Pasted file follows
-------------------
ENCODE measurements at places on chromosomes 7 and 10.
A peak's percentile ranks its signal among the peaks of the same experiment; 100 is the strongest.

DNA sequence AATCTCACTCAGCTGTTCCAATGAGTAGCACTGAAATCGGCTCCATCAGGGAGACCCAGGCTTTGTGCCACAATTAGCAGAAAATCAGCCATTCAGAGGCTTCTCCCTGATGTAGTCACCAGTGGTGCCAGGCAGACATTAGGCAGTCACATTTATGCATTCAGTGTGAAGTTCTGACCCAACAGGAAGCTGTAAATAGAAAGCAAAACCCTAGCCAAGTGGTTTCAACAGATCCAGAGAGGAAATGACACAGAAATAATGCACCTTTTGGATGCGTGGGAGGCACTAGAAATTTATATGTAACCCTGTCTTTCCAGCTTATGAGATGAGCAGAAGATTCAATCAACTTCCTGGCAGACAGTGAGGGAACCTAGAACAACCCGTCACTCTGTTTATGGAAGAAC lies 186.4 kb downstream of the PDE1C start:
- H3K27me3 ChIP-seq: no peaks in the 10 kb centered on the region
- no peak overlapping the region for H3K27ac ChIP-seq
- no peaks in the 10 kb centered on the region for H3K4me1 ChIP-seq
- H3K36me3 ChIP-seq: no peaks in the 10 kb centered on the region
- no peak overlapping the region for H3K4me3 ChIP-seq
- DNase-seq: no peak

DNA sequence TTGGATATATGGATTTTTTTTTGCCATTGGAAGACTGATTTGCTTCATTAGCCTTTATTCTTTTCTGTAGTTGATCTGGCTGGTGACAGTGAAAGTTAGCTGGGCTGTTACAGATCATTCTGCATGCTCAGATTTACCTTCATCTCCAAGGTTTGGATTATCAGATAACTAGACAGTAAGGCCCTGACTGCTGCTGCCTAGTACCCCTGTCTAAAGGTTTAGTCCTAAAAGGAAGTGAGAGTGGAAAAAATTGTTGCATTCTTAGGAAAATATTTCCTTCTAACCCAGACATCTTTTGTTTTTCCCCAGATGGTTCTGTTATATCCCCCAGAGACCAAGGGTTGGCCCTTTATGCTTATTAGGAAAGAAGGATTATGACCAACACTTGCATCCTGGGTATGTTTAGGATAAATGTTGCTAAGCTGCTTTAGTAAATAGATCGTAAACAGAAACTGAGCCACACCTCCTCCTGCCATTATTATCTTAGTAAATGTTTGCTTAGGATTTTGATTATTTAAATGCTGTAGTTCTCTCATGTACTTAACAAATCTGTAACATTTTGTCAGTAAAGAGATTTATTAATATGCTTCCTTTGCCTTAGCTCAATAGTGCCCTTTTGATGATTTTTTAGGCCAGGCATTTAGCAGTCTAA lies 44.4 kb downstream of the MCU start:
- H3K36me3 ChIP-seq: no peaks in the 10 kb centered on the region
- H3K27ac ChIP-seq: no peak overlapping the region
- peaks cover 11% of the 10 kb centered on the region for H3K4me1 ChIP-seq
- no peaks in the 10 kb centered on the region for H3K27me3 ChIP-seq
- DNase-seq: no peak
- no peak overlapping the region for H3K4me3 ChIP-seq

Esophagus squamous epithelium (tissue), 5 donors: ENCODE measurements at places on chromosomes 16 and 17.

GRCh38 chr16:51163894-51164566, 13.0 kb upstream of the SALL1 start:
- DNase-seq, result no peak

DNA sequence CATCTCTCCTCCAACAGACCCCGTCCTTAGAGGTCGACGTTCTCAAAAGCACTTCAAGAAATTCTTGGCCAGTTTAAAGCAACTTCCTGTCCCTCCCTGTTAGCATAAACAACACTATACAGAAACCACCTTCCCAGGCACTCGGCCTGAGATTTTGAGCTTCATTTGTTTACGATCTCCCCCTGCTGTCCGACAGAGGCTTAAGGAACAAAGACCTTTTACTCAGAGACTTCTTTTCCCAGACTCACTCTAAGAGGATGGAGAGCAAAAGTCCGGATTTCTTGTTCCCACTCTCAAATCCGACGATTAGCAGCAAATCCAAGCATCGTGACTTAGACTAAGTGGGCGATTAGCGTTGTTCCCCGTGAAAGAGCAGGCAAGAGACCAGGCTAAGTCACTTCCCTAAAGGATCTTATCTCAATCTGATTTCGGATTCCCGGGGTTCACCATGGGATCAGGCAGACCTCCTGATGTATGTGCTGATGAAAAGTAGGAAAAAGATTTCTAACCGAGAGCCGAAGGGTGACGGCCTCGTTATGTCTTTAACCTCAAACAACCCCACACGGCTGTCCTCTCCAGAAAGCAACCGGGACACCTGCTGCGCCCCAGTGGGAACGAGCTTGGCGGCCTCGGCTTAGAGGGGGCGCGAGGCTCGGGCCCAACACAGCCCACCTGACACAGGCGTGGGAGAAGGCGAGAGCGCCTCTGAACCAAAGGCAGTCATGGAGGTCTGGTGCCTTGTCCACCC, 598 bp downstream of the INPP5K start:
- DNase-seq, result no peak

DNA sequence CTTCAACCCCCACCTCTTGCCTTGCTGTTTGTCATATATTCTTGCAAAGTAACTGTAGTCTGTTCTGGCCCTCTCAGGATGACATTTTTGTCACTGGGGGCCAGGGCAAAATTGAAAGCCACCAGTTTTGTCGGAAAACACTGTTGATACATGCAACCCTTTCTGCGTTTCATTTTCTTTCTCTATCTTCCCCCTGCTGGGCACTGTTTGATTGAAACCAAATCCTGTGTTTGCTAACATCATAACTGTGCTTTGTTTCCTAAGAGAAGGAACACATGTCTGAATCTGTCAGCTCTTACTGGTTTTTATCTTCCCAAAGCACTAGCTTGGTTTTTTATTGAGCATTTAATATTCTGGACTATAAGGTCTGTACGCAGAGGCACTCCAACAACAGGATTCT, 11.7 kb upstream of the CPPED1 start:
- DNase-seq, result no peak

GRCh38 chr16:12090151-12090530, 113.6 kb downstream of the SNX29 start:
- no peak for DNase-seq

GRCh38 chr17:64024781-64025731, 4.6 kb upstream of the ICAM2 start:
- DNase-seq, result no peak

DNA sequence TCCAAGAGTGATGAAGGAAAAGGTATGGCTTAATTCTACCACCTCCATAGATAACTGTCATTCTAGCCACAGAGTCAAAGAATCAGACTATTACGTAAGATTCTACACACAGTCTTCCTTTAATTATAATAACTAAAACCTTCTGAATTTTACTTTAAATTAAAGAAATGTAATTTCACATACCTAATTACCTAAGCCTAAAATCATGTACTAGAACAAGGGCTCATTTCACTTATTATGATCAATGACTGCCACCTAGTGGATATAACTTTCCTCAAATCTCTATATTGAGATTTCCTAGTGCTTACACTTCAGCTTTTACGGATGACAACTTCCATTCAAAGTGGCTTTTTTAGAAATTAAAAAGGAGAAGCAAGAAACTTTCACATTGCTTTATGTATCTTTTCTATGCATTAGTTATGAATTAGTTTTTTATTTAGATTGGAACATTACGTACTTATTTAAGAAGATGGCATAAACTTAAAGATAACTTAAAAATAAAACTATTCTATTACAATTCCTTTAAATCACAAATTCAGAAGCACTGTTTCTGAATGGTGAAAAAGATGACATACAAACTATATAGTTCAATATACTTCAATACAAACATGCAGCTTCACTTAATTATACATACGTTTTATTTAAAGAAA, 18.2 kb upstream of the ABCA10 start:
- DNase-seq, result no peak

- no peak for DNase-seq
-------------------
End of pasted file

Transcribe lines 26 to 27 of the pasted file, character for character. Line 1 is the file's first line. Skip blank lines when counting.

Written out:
GRCh38 chr17:64024781-64025731, 4.6 kb upstream of the ICAM2 start:
- DNase-seq, result no peak